ssciavillo: As always, I think Chiellini and Bonucci will be key in dealing with Kane in particular, which is a task that will be especially relished by Chiellini. Sterling will be a tough customer for those two if he can get into space on the break, but I think defending in numbers will be key to keeping him out of positions where he can really hurt Italy.
Also, don’t overlook the importance of Jorginho sitting deep in the midfield. He may be known as the metronome of Italy’s midfield when in possession, but his low-key defensive work is just as important. In the last match against Spain, he was credited with 8 interceptions. It’s that kind of work that could frustrate an English attack that has needed the most touches per shot attempt of any team in the tournament.
Bren: You make some great points, dalla—and I guess it’s kind of the inverse of my previous answer about the collective vs. the individual. If England becomes too Kane-reliant tomorrow, I think Chiellini has enough size, strength, and “assholeness” to frustrate Kane, which could, in turn, frustrate the entire English attack by removing Kane as the hub of Southgate’s offense. In other words, if Kane is constantly smothered, then England has no reference point to rally around, no outlets to ping balls in and out of the box, and everything will grind to a halt.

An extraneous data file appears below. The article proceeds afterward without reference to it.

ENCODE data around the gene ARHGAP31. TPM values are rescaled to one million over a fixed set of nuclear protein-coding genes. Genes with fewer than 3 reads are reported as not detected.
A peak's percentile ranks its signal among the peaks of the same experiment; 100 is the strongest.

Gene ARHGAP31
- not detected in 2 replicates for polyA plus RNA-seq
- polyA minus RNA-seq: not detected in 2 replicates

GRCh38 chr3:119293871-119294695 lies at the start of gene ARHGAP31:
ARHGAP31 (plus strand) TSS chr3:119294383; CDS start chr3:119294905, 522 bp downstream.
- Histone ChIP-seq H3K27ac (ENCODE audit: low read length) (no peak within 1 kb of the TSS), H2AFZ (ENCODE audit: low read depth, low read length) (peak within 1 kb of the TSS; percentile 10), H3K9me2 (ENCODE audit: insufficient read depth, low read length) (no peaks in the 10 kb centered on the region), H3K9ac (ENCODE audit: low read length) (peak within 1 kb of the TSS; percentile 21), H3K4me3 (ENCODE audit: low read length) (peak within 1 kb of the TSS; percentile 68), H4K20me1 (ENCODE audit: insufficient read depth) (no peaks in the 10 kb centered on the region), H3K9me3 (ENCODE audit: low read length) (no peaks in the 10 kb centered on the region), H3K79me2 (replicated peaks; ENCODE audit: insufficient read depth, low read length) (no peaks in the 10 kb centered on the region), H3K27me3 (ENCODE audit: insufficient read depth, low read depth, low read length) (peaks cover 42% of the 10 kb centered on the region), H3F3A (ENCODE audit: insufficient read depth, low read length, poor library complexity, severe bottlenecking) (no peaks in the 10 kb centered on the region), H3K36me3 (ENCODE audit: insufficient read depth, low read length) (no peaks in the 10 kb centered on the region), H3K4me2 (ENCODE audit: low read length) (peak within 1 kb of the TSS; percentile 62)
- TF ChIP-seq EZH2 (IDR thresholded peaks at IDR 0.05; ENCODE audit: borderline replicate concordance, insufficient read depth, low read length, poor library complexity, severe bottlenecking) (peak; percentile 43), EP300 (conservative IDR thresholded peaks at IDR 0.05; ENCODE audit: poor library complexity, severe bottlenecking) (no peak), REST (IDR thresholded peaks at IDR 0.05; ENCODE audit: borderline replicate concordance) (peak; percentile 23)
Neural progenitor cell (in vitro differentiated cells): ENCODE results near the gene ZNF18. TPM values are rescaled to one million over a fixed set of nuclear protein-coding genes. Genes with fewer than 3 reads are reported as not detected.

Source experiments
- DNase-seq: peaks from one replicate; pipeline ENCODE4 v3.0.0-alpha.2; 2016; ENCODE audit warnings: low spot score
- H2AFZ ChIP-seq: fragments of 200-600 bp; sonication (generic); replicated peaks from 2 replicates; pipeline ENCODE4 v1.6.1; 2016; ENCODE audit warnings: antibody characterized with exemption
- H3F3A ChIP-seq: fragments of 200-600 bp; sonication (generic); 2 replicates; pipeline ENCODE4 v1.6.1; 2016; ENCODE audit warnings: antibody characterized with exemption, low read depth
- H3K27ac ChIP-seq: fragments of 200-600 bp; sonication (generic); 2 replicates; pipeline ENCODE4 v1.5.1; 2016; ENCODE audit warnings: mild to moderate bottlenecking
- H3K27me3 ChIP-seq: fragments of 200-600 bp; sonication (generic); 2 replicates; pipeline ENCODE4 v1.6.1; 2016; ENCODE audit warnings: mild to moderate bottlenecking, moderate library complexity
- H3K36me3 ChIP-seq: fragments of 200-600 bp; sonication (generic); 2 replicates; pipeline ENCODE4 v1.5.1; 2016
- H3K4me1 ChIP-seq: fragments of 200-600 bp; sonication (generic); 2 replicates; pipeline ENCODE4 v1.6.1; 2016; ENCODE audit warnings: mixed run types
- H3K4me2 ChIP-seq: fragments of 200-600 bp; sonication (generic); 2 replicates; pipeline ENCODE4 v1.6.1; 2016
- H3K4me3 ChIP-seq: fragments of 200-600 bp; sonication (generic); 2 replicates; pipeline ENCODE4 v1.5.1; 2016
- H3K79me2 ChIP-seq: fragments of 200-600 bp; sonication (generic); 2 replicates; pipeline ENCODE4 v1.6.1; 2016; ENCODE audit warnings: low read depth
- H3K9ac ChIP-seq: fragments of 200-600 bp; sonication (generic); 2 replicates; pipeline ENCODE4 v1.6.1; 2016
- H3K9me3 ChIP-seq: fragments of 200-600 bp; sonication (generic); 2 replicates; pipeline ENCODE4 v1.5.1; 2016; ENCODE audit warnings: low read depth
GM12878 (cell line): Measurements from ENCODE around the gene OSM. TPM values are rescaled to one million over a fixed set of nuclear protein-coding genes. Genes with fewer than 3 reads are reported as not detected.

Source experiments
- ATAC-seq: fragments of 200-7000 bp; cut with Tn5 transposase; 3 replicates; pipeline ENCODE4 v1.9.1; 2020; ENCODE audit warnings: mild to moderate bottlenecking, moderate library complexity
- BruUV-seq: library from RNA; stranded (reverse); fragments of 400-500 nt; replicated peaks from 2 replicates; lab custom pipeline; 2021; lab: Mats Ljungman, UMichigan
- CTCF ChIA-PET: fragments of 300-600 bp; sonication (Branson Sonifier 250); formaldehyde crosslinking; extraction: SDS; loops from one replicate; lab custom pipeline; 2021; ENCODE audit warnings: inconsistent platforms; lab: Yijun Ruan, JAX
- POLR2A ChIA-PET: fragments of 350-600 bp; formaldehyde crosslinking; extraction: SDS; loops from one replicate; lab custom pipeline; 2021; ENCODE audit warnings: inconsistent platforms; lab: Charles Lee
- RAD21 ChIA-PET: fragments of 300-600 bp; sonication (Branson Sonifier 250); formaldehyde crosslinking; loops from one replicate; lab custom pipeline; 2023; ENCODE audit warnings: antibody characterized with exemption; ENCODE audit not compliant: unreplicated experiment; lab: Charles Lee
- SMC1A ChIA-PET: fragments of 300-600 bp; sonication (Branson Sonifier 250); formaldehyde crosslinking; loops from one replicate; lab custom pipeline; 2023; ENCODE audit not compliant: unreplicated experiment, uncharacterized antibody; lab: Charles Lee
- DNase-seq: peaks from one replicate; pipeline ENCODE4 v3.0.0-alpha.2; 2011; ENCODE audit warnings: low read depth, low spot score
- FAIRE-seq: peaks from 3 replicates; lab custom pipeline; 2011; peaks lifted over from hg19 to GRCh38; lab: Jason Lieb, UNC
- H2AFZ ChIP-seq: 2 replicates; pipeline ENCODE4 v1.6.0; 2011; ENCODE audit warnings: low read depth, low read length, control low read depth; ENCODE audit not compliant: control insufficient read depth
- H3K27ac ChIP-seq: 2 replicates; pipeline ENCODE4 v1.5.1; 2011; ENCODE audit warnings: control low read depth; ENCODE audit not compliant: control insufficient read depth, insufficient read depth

Kane is an incredibly unique player so it won't be as easy as all that, but I think the pieces are in place to frustrate him, which would, again, frustrate the entire English attack.
Jonas: Chiellini and Bonucci already silenced Lukaku, so Kane should be no problem. The quick and cunning Sterling is another matter. I hope Bonucci and co don’t commit a foul against him in the box and they get a soft penalty like Denmark.
Ciro Immobile has struggled in this tournament while Andrea Belotti has been an afterthought. Put yourself in Mancini’s well-tailored suit and pick one of these options: 1) Start Immobile, 2) Start Belotti, or 3) Bench both, use a false-nine with Insigne. Which would you choose and why?